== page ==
Christina Kahrl
: I like Jay’s thinking on Bedard, in that I think the Mets’ more fundamental issue in terms of a unit that needs fixing if they’re going to be in good shape down the stretch-after the injured are healthy-is fixing up that rotation. I just look at the proposition that Oliver Perez will somehow be right again, on top of the Mets’ counting on Livan Hernandez or Redding as anything more than fifth men.

Right now, the Mets are 14th in terms of their rotation’s rank in Support-Neutral winning percentage (.514). That’s with the benefit of Livan ranking 30th in the majors among all starters with five or more starts, with a .579 SNWP. I don’t think any of us expect that to last. So, whether it’s Bedard (who you could afford as a subsequently departing free agent, since you still have to live with the Oliver mess) or Washburn (ditto, and I like him better than Jay on the strength of his strong second half last season), I like that proposition. Dealing with Jack Zduriencik comes with risks (he might see something in one of the Mets’ group of low-minors prospects that you haven’t), but that’s the cost of doing business, and after the Putz deal, I think it might be safe to say that he and Omar Minaya can work something out.


Jay Jaffe
: Even conceding the point that Hernandez has been serviceable (and 4.29 FIP is certainly that), you’ve still got Redding, a very flawed Maine, a broken Perez, and a Mike Pelfrey who’s pushing a 5.00 ERA, though that’s one bombing coming off five straight quality starts. Maybe they don’t break the bank for a Bedard, but they need another solid starter given that it’s Johan Santana and a whole lot more going wrong than right.

Back to the hitters, the Nationals’ Nick Johnson would certainly fill the bill at first base, as would the PiratesAdam LaRoche. Both are pending free agents on teams that could use the prospects. Josh Willingham might be an attainable fallback plan given the glut of outfielders the Nats have.


Matt Meyers
: The problem with guys like LaRoche and Johnson is that there is still hope of a Delgado return. If he does come back, then you’re stuck with two high-quality hitters limited to first base. It seems to me like they should target a bat who can play first base and the outfield, no?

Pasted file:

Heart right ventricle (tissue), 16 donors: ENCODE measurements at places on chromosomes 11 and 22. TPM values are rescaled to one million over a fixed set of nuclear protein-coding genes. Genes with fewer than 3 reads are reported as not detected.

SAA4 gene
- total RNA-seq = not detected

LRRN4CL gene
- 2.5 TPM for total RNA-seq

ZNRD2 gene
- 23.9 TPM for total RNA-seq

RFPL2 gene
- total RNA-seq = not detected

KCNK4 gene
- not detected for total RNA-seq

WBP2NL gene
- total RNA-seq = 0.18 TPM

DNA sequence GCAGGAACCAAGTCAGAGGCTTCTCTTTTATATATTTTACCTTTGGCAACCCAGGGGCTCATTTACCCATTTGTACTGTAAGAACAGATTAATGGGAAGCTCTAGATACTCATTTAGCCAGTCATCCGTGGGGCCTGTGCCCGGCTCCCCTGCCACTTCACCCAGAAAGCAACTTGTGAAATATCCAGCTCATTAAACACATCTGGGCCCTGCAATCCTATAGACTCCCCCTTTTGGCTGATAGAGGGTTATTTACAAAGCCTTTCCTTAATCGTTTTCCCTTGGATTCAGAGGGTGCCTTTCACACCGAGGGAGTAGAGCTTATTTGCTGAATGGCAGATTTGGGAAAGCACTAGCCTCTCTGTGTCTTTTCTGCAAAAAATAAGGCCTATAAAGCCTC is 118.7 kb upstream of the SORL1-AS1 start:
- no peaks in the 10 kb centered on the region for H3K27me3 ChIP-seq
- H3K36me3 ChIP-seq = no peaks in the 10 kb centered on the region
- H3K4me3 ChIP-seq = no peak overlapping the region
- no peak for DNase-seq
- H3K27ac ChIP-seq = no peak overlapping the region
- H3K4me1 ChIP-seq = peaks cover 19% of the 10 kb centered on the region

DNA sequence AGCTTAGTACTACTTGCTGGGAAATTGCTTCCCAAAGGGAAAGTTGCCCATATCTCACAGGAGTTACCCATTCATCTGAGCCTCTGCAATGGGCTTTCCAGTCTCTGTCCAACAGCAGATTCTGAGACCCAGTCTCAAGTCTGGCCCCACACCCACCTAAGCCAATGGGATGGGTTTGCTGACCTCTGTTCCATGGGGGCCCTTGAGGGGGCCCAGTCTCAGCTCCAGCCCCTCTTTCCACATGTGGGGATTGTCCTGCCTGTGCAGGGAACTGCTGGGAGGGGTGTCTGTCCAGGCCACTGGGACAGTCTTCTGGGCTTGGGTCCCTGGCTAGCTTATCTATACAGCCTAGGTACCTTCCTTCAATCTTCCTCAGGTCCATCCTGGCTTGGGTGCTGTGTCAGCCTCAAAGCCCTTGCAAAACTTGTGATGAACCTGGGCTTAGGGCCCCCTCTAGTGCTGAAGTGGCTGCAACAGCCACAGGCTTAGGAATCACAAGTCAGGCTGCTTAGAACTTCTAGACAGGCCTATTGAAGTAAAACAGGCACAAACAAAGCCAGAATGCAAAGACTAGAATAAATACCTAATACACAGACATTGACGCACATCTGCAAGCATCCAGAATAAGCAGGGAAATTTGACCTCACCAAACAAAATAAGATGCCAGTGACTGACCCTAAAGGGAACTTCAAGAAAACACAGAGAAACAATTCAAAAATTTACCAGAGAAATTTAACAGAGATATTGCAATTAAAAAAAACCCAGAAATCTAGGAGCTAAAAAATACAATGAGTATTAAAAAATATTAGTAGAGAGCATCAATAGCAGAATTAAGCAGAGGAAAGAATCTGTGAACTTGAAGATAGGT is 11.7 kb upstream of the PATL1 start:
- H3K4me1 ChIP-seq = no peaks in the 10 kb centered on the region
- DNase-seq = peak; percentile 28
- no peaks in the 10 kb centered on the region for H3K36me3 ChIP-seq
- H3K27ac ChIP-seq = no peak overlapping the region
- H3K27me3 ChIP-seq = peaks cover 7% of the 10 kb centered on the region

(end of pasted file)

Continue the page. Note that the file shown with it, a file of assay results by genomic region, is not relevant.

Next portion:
Will Carroll
: Some secondary position, to be sure, but I don’t think that if the price is right, you don’t get a first base-only guy. At worst, you have a way of spotting Delgado out a couple days a week and strengthen your bench. Sure, ideally they get a first base/outfield type, or better a firsr base/catcher type, but just because it’s not a dessert topping doesn’t mean it’s not a good floor wax.


Jay Jaffe
: Sure there’s hope of a Delgado return, but the timeline and level of effectiveness are hardly a guarantee. If you’re really concerned about it, Willingham fits the outfield/first base bill at a much lower price than Johnson.

That or you concede the first-base situation as a 4-6 week problem that you’ve got to patch through, and you simply try to get by with the in-house combination of Murphy and Tatis while putting your resources elsewhere, like pitching.


Will Carroll
: Haven’t Utley, Lowell, and Rodriguez taught us enough about what to expect on time and return to effectiveness?


Matt Meyers
: So let’s say a deal can be made. Kevin, who might have some value in the Mets’ system that they would be willing to deal?


Kevin Goldstein
: The Mets do not have a very good minor league system, but that doesn’t mean that don’t have so chips on the table should they decide to shore up their big-league team. Right now, the place to look for those chips is at Double-A Binghamton.

Jenry Mejia, RHP-Young power arms always generate interest in the trade market, and Mejia is just that. Recently promoted from High-A St. Lucie, Mejia delivered seven shutout innings in his Double-A debut, and he’s only 19 years old. Only six-feet tall, Mejia doesn’t exactly look the part, but he’s been in the low to mid-90s all year while showing significant progress in his secondary stuff and command. He’ll likely be the first name on many prospective trade partner’s lists.

Josh Thole, C-Seen as a bit of a sleeper coming into the year, Thole has been lacing line drives and drawing walks all year for the B-Mets, batting .348/.419/.471 in 49 games. He’s not a great defender and has little power (just one home run in 187 at-bats), but the ability to play the position while also providing offensive worth up his value at baseball’s scarcest position.

Ruben Tejada, SS-Also only 19 and already in Double-A, Tejada will never blow anyone away on a tools level, but he’s looking more like a sure-fire big leaguer due to outstanding fundamentals and defensive versatility. An average runner with a line-drive swing and patient approach, Tejada’s .273/.373/.385 line is made all the more impressive by his age and level, while he’s a good second baseman and good-enough shortstop who makes every play he gets to.


Jay Jaffe